WASHINGTON — The Obama administration has announced steps it says will reduce fraud in the Supplemental Nutrition Assistance Program of the U.S. Department of Agriculture. Kevin Concannon, Undersecretary for Food, Nutrition and Consumer Services, said the new steps will give states needed tools to contact households to examine excessive requests for replacement benefit cards.
“Current law lacks needed flexibility for states to contact households for information about requests for multiple replacements, which in some cases may indicate fraudulent activity,” Mr. Concannon said. “There are many legitimate reasons for replacing cards and the vast majority of recipients follow the rules. But we are concerned that a few bad actors are using replacement cards to exchange SNAP benefits for cash, commonly referred to as trafficking.” Trafficking is illegal, punishable by disqualification from the program, fines, and even criminal prosecution. Mr. Concannon said anti-fraud activity has reduced SNAP trafficking rates to 1% from 4% over the past 15 years.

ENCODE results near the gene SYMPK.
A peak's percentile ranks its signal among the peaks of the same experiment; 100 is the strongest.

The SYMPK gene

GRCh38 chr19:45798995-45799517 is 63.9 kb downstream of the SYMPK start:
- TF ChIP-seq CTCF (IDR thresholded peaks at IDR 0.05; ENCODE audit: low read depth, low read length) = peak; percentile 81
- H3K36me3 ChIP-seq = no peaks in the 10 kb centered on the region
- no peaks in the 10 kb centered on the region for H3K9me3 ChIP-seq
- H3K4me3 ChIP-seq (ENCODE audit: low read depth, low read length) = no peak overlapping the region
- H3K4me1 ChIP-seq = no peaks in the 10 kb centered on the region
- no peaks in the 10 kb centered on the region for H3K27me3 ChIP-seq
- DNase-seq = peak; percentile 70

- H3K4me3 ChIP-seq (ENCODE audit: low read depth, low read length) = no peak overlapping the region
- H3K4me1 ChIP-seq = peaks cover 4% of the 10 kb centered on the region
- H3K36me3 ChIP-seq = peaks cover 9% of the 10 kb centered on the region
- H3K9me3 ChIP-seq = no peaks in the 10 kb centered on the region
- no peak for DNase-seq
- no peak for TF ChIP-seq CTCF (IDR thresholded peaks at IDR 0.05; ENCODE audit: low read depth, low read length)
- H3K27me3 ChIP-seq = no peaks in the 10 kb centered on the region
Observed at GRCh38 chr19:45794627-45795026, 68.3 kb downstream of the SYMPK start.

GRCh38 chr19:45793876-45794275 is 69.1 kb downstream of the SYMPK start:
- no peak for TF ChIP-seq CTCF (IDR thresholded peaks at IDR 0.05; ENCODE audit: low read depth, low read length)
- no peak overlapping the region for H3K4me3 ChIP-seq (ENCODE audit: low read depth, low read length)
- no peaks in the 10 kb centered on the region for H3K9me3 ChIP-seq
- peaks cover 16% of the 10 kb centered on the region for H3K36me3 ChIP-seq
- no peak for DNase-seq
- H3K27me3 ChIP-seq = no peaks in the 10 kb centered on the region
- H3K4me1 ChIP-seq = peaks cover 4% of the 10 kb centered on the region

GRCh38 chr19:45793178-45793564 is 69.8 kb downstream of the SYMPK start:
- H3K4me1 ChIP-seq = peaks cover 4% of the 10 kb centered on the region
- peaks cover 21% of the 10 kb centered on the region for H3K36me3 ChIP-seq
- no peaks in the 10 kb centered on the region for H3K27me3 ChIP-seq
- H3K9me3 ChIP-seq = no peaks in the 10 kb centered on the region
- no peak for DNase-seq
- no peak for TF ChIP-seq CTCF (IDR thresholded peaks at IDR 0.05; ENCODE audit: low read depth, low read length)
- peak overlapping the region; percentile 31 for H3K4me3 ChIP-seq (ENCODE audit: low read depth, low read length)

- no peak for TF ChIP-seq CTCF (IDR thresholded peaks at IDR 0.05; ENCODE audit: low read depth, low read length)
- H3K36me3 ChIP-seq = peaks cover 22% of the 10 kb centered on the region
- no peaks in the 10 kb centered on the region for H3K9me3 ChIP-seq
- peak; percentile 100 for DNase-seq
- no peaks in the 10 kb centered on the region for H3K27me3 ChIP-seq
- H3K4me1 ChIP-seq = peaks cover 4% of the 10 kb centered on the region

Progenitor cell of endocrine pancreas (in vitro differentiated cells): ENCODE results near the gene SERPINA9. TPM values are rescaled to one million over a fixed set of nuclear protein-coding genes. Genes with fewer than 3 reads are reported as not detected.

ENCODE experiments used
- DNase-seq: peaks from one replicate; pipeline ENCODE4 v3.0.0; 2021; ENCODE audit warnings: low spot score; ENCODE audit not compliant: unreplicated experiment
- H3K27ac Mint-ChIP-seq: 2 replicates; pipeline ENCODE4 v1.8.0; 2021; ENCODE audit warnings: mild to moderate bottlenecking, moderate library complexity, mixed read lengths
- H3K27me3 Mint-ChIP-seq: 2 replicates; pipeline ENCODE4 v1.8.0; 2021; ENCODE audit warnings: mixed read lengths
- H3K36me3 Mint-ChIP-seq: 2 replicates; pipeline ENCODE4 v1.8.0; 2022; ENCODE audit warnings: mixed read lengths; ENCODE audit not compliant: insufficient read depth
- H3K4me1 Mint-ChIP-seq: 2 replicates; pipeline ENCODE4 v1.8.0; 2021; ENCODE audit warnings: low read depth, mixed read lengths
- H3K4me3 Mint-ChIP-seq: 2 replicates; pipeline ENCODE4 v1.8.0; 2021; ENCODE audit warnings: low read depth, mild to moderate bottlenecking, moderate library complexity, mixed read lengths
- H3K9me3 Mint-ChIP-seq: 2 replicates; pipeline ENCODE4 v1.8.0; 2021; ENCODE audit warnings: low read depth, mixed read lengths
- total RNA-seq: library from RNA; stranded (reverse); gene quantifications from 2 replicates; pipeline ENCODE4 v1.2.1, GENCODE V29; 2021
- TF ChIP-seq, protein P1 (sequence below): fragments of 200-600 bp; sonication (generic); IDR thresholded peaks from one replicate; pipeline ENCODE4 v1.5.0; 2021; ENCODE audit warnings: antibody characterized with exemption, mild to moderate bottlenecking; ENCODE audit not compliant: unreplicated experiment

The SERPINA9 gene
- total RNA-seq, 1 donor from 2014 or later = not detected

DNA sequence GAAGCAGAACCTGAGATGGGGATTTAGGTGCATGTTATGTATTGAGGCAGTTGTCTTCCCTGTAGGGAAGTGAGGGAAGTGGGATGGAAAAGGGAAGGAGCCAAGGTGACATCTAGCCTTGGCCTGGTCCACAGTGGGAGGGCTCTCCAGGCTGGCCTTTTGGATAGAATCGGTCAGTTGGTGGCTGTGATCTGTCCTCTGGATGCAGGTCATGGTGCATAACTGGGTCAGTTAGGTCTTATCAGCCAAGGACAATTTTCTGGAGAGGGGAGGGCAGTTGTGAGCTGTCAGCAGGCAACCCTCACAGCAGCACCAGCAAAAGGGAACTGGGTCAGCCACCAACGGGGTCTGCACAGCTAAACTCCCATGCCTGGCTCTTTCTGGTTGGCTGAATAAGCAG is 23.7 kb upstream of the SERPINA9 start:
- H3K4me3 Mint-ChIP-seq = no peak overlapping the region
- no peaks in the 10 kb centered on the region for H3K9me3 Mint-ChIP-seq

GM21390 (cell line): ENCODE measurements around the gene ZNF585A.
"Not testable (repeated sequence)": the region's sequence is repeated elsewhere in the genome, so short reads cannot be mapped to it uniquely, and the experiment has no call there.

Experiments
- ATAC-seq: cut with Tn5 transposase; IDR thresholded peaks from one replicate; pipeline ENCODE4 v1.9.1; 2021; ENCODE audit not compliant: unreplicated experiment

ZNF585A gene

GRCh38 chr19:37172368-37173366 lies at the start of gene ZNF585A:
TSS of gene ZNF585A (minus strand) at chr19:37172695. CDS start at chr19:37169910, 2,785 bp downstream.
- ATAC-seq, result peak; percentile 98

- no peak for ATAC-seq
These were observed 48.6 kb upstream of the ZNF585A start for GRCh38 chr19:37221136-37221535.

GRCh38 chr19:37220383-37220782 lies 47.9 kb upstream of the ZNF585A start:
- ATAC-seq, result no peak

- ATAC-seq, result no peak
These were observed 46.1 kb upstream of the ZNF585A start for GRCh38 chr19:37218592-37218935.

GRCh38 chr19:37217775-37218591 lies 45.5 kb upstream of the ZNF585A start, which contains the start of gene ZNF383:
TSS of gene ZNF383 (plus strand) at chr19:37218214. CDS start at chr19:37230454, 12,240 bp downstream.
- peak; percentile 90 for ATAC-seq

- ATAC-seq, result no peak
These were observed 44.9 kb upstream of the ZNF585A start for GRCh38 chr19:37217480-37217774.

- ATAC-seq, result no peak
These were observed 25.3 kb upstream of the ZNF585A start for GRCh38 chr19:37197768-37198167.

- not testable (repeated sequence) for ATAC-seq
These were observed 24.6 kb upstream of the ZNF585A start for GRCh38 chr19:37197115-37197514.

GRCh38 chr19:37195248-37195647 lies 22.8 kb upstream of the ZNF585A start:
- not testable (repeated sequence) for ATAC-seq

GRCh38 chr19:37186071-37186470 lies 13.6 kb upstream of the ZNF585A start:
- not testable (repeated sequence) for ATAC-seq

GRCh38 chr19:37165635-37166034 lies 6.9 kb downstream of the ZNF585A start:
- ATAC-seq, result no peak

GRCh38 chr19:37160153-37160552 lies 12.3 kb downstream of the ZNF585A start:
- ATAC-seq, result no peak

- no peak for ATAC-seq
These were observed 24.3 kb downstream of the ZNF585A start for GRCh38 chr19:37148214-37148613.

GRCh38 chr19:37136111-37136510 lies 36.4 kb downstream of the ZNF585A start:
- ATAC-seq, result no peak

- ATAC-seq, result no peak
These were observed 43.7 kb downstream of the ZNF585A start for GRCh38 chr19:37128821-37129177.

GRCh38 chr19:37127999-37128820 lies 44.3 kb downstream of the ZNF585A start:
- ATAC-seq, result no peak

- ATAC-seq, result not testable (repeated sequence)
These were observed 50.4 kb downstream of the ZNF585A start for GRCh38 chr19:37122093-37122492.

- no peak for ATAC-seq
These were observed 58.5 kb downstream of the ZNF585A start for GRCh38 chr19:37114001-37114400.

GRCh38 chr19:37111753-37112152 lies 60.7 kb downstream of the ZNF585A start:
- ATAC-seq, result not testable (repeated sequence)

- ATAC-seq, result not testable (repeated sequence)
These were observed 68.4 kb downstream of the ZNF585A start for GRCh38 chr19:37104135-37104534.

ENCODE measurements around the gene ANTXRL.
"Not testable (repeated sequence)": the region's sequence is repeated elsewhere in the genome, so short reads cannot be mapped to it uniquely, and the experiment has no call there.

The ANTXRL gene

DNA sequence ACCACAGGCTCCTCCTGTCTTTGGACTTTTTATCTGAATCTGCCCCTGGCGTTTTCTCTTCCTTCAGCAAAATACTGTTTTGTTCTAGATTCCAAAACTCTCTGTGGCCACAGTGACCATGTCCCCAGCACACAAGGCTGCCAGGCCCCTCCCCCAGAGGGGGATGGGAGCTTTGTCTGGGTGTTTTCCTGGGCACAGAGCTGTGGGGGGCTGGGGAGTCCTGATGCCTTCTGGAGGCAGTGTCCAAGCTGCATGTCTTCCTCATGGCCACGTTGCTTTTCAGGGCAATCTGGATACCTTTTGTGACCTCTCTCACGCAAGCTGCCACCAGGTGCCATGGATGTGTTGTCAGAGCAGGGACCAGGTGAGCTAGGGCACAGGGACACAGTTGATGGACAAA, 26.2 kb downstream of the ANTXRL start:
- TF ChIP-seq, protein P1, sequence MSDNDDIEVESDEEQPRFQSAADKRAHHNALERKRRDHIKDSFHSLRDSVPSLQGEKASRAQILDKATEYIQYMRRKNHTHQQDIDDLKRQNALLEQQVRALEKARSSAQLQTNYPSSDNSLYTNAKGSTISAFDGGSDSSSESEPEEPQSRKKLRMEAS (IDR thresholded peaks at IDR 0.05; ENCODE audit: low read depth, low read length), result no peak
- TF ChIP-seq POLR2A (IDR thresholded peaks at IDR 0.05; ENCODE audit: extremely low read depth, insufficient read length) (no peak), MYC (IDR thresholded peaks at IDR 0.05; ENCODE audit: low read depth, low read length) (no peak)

“Most recently, the U.S.D.A. sent letters to the c.e.o.s of Craigslist, eBay, Facebook and Twitter to reiterate the need to help prevent the illegal sale or purchase of SNAP benefits on their web sites,” the U.S.D.A. said. “The proposed rule also codifies current policy that such attempted sales are trafficking violations.”
SNAP is the department’s largest food assistance program, supplementing the monthly food budget of more than 46 million low-income individuals. Nearly half of SNAP participants are children and more than 40% of recipients live in households with earnings.